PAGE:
Rachel Star Withers: Yes.
Sakinah: For me, every single time I went to get diagnosed, it all lined up to what I have today, which is so rare. I’ve never had a different diagnosis. With all the times I’ve been to different hospitals, that’s unusual. Usually people say, oh, well, first they thought this and they never thought something different. And they hadn’t. They had no reason to say that. So I think I had one doctor who did something that was so unusual that it was racially based. It was abusive. But I can be mad at that one doctor. It might have been as bad as I should’ve sued the hospital. But again, I would say that as a patient who’s African-American. Like, I can’t even speak for all African-American patients, you know, with mental illness
Sakinah: Because my situation would be different, too, because of being Muslim. After 9/11, the difference is a lot of Muslims have trouble with trusting mental health professionals because some people are afraid of things like surveillance or afraid of stigma. And I never thought of that because my mom raised me to be so open with I’m going to the doctor that I didn’t think about it until people had told me, like, you’re so clueless. And so that’s, again, a privilege that I didn’t have bad experiences. And what I would tell to you guys is Gabe was probably the first advocate who came to me and said, OK, I don’t know about what you do and your experience. So how do I learn? I’m going to be honest, that’s unusual to me. You guys have been so open with me. And that was really helpful. If I talk about race and I talk about ignorance it is because some people, they just never were open. And what I like about when I meet advocates like you is that you asked me to tell you about my experience. So that helps me to see how I can teach you. So, I think that if each person shares their experience with one another, then we all can learn.
Rachel Star Withers: Oh, I like that. What the world needs more of is people willing to learn.
Sakinah: Yeah, yeah, I think so.
Rachel Star Withers: As you know, with mental health, depression and suicide comes up a lot. A few years ago, I’d given a response, we’re talking about as far as suicide. Pretty much, my rule is if your friend or loved one or whoever is talking about suicide, don’t treat it as a joke. If you think they’re going to hurt themselves or others, you need to call the police. And I had a lot of backlash because a lot of people said because you’re white, you think that means they’re going to get help. And yeah, unfortunately, a lot of times if the person isn’t white, they’re not going to get help. It’s going to be a very different response. And I know there is no correct answer. There is no. Well, this is what.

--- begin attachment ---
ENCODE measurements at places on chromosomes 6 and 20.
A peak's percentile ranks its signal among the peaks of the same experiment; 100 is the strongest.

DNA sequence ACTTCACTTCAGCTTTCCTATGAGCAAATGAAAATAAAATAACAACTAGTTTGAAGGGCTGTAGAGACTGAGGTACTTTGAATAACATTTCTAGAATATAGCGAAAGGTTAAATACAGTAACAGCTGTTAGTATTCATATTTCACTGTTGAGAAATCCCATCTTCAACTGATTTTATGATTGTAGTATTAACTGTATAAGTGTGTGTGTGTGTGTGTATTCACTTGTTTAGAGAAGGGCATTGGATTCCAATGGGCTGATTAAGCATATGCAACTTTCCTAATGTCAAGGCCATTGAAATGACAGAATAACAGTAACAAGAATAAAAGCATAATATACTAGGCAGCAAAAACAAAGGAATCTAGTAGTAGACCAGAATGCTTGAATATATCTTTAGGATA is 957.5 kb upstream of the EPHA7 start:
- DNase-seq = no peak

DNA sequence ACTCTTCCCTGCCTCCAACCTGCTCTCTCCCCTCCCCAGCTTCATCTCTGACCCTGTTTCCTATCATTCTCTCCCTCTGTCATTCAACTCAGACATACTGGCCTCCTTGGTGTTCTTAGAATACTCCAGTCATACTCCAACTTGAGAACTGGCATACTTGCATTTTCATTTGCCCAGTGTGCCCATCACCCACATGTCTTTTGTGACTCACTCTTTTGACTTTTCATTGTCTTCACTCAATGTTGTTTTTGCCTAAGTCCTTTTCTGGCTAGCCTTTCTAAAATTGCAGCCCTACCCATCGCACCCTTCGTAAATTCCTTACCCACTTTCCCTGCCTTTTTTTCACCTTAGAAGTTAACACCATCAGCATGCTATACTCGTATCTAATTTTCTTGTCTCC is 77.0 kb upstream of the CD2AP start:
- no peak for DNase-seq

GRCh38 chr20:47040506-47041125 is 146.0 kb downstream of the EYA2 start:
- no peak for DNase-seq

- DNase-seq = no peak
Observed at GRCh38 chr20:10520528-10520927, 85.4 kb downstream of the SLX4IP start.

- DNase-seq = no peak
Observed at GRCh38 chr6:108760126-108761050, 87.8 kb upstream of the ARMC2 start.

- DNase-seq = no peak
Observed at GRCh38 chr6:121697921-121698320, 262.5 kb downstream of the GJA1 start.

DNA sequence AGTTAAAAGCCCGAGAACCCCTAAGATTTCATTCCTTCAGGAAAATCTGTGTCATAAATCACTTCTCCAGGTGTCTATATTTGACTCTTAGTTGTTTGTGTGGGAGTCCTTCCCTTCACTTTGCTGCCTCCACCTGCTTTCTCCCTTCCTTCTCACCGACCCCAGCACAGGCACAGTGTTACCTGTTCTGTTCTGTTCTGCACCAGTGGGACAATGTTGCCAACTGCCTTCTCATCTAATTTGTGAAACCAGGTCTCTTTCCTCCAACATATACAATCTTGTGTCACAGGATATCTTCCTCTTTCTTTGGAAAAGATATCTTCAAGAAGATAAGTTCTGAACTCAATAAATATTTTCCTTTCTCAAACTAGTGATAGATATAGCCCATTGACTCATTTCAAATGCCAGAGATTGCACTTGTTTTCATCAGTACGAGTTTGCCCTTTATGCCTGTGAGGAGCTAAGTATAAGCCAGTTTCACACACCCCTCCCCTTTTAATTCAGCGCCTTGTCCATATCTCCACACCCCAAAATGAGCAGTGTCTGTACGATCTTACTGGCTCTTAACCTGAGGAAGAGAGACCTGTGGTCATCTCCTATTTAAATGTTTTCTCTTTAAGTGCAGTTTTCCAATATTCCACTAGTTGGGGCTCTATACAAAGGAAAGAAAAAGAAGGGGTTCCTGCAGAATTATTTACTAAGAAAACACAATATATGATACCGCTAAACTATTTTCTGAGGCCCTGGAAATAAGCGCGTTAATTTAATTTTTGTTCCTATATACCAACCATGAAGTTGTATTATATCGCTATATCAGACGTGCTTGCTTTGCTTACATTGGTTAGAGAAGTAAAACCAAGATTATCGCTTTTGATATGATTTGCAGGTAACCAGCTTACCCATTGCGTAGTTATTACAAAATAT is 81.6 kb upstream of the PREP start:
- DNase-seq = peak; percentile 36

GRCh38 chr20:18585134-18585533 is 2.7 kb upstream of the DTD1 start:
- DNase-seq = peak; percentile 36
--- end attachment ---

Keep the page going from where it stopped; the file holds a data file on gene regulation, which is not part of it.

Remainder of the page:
Rachel Star Withers: What advice, though, would you give me as far as dealing with those situations?
Sakinah: What I would say is a lot of areas now are starting to adopt warm lines. And like, I won’t say, a crisis text line. But there is a difference between the 911 number and a crisis line. But things like, in my area, they have either 211 or 311, which is the county services. And if you call them, which is a non-emergency number, they should have a mobile crisis. Now the problem with mobile crisis is that sometimes they will send the police. So unfortunately, in that sense, there’s nothing you can do. But I think by state, I think people are having these numbers for mobile crisis. Or you can ask for an ambulance when you call the cops. You can say maybe it’s not an emergency or when you call crisis text line. I also take crisis text line calls. What we can do on crisis text line is you can call on behalf of someone else and say, I think this person might need help and they can call someone for them. It doesn’t have to be the police. So, one of the things I want people to think about is if it is a person of color, African-American or somebody else, find somebody different to call besides the police. And if you’re not sure who, then you can look it up, because for whatever reason, there’s just such a stigma against us when it comes to law enforcement or they don’t know how to de-escalate. I’ve seen and retweeted videos of white Americans, they can walk at the police with all kinds of machetes and everything, and the police will just stand there like, oh, it’s OK. And then me, I can have nothing, and like, I’m like, I’m compliant, I’m on the ground and they’ll shoot us. And I don’t know why that is. Rather than figure that out, I would try to help by just call a different number. But I think until you get African-Americans to deal positively with law enforcement and share our experiences and teach, I don’t think that it will change that we’re getting hurt.
Rachel Star Withers: And something you said earlier. So Gabe’s a pretty big, big guy. You’ve met him in real life. He’s like six something, huge towering guy.